[00:00:06.470] - Announcer
Do you wonder if others are dealing with the same project management challenges as you not sure where to turn for guidance and leadership. Office Hours are in session as we discuss project Management and PMOs with global leaders sharing their story and learning their secrets to success. Our goal is to empower you and help you elevate your PMO and project management career to new heights. Welcome back to Project Management Office Hours with your host, Kia Mojo.
[00:00:36.550] - PMO Joe
Welcome, everyone, to Project Management Office Hours. We're the number one live project management show in the United States. And today we're broadcasting to you from the Phoenix business, Radioactive Studios in Tempe, Arizona. I'm your host, PMO Joe. And for the next hour or so, we're going to be talking project management with our special guest. Hard to believe that it's February 1 month is gone already for this year. Time is flying and hopefully everybody's had an opportunity to watch our live stream events for the first shows that we've done on this year. And we are now, I don't know, experienced a little bit on the live streams, feeling a little bit more comfortable. So we'll see how the rest of the shows go as well. I also want to say thank you to the PMI Phoenix chapter. They hosted me last Friday for their January breakfast kick off meeting, and that was a lot of fun. We talked about the project management journey and how organizations and PMOs mature as they move through that journey. So that was a great show, so thank you for that. Also, I want to mention that coming up in February, on the 22nd here in a few weeks, the PMO Leader platform is going to be hosting a panel discussion on the digital transformations webinar that's going to include America Pinto, Laura Bernard, and myself as the panelists.
[00:02:06.130] - PMO Joe
So that's going to be a fun time. First time ever that America. Laura and I have actually shared the stage together, so I'm Super excited to be with them and that's going to be a lot of fun. I also want to thank our sponsors, of course, the PMO Squad and the PMO Leader. Without them, none of this is possible. Certainly go out and visit their website to learn more about all they have to offer and how they can help you in your career growth and development. Reminder, we are live streaming for those who are out there and watching the show. If you have questions or want to interact with Luis or I, please feel free to ask the questions. I can't guarantee we'll get to all of them, but if you do ask, we certainly will try to get to them and make this be an interactive experience for everybody. So with that, I'm Super excited today to have with us from Australia, Luis Gardner. Welcome, Louise.
[00:03:02.530] - Louise Gardner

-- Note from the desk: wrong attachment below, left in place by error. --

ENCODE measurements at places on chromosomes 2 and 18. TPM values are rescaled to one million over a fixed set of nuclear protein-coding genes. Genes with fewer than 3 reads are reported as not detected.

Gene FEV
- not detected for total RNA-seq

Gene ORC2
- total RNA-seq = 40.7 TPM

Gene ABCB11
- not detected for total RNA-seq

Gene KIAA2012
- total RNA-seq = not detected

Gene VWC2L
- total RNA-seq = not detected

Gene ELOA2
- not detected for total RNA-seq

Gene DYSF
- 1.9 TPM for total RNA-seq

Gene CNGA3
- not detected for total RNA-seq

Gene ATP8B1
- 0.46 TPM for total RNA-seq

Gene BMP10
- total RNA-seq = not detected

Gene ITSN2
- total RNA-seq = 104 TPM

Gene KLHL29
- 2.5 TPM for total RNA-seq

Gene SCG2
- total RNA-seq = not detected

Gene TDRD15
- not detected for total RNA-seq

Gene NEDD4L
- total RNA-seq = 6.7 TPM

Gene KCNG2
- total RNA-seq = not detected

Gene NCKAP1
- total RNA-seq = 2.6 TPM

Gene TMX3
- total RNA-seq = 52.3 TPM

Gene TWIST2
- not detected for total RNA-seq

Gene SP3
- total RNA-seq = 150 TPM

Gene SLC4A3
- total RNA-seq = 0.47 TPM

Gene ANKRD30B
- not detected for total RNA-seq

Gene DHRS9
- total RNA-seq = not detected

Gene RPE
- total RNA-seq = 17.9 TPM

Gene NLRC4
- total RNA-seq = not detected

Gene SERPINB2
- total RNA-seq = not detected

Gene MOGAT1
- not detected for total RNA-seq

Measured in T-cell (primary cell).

[00:03:04.210] - PMO Joe
If you can take a moment just to introduce yourself so everybody out there gets to know you a little bit better. That would be fantastic.
[00:03:11.770] - Louise Gardner
Sure. First of all, I want to say I'm Super pumped to be here. I'm a long time fan of the show, so thank you for having me on. I'm Louise Gardner. I'm the founder and managing director of Pledge Consulting. I set up the business in 2012, so almost ten years ago now, really, because I was super passionate about helping organizations to get value from the way they manage projects and in particular, value from PMOs. I was client side for about 15 years before I started the business. I had a range of senior management roles in large companies, so I'd seen a lot of consultant activity, good consultants and bad consultants. And I got to a point where I thought I need to have a crack at this. I think there's a lot of value that can be had. Other thing to note about me, you might tell by the accent, I'm not originally Australian, although I am a very proud Australian now.
[00:04:07.570] - Louise Gardner
I'm from Liverpool in the north of England.
[00:04:10.550] - Louise Gardner
And I've been here almost 18 years, so the accent is obviously not going anywhere.
[00:04:16.030] - PMO Joe
Well, thank you so much for joining us and certainly appreciate you taking time. I know it's your beginning of your Friday end of our Thursday over here for those watching, and you see me wearing a bit of a sweatshirt. It's our winter in Phoenix, which usually means instead of being hot, it's just warm. But today it was actually cold this morning. It was zero degrees Celsius, 32 when I helped take the kids to school. So it was a bit chilly for us. I'm not used to the cooler temperatures. I know it's summertime for you over there now, right?
[00:04:50.140] - Louise Gardner
Yes. Beautiful here. Actually, it's a little bit cooler today. We've had a run of kind of 35 deg days, so borderline a little bit too hot. Sorry to rub it in, but I had a Facebook memory pop up this morning. And actually nine years ago today, I was actually in Scottsdale for Super Bowl Sunday.
[00:05:05.530] - Louise Gardner
And there's a huge, big power outage.
[00:05:07.290] - Louise Gardner
So we missed the Super Bowl, which not being a huge fan, of course, didn't trouble me too much. But it was warm. We were in the pool. So, yes, it's cold for Phoenix.
[00:05:19.100] - PMO Joe
Well, the Super Bowl will be back in Phoenix again next year. So come on back. We'll get together, invite everybody, whoever's listening, come on out for the Super Bowl. And then for those on the live stream, pop in the comments. Just let us know where you're joining us from, Australia or state or anywhere in between. It'd be good to know where you're joining us from. Let's start with maybe a little bit of your story before we jump into the PMO type topics. You mentioned it in your introduction that you're originally one of the Beatles and you're from Liverpool. Maybe not. Maybe one of the fan club members who knows but you're in Australia, so how did that happen? Right? How do you make that journey from the UK to Australia?